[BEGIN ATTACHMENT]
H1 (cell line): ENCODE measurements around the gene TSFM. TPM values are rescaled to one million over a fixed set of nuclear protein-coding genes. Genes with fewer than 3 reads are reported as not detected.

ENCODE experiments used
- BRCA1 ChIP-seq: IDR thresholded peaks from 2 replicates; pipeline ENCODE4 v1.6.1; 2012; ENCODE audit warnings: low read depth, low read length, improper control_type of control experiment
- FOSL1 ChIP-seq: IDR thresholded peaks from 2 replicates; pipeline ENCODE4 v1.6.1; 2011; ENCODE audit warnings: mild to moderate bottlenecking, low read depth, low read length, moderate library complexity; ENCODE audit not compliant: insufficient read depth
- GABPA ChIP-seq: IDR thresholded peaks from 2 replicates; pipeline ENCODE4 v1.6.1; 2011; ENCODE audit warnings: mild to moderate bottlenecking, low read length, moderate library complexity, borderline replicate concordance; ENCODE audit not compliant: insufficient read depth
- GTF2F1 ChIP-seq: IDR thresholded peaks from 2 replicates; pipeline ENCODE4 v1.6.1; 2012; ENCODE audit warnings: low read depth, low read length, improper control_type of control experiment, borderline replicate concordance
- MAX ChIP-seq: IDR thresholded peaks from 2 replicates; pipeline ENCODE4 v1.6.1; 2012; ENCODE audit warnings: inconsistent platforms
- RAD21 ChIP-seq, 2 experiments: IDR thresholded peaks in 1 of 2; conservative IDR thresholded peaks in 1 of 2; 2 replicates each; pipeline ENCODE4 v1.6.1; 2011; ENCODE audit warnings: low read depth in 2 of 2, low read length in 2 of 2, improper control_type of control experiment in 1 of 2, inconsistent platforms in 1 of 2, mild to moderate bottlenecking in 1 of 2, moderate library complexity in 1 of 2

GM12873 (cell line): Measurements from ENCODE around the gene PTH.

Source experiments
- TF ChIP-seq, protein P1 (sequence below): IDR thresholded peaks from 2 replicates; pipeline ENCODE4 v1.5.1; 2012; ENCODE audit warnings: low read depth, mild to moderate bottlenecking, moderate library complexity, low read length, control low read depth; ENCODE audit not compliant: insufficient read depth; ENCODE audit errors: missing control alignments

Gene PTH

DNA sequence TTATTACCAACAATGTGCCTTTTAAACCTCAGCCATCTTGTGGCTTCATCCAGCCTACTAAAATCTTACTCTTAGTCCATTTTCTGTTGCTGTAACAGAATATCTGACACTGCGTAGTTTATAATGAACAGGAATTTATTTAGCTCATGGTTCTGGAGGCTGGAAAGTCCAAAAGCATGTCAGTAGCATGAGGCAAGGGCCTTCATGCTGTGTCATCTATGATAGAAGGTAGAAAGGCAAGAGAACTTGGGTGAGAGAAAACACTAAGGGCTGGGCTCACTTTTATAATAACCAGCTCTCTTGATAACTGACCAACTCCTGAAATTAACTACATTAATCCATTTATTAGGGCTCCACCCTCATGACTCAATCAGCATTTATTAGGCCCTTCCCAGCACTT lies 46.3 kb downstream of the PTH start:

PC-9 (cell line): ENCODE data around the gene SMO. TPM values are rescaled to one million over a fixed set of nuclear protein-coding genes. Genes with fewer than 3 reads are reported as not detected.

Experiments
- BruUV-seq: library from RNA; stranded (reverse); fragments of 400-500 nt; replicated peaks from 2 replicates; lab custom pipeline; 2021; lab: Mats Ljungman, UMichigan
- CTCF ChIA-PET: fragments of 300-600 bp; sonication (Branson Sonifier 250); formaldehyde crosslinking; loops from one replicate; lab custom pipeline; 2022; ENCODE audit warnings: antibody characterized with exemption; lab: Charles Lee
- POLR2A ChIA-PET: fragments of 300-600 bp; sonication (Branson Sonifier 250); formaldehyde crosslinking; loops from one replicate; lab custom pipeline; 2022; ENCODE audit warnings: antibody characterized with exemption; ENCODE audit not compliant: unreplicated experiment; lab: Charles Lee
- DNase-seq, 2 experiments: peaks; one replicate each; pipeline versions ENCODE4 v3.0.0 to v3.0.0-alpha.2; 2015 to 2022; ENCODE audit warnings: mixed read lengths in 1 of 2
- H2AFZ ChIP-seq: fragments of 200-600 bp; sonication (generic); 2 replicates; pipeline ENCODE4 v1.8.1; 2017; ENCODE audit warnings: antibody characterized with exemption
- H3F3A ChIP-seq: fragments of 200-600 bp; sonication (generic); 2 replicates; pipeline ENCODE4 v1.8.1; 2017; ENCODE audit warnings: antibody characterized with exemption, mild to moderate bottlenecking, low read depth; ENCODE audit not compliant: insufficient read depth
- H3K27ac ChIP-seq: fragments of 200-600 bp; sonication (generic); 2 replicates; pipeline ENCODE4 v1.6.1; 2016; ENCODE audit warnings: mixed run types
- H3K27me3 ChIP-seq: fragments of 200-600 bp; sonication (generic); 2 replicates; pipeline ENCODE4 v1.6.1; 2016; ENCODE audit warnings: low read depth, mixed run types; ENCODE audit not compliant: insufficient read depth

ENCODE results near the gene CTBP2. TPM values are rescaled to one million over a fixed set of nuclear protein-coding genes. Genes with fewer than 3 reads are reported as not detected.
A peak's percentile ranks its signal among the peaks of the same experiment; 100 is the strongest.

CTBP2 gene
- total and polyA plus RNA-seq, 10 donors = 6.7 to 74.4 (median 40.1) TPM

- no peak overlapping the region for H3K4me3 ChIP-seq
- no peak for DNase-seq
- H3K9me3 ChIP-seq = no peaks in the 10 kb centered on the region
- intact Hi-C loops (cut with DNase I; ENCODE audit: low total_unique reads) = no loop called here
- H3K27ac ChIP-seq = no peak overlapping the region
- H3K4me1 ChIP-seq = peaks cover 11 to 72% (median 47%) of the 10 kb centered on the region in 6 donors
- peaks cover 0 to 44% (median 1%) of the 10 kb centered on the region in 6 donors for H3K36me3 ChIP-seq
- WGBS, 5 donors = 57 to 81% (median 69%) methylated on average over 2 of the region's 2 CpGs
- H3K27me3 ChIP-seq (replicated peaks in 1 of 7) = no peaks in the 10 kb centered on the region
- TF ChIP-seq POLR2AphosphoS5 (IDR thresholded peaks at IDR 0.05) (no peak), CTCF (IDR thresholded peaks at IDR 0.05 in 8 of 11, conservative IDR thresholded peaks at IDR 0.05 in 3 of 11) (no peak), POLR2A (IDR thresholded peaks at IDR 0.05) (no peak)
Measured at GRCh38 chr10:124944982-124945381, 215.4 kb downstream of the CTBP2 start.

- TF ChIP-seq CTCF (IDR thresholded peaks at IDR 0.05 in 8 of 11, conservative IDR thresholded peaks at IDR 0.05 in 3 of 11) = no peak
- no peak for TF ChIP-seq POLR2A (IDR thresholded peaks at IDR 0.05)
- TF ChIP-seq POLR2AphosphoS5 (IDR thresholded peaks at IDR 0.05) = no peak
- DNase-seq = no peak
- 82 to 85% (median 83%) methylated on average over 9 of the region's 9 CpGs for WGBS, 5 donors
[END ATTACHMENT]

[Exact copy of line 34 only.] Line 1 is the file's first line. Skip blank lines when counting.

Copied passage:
- peaks cover 0 to 44% (median 1%) of the 10 kb centered on the region in 6 donors for H3K36me3 ChIP-seq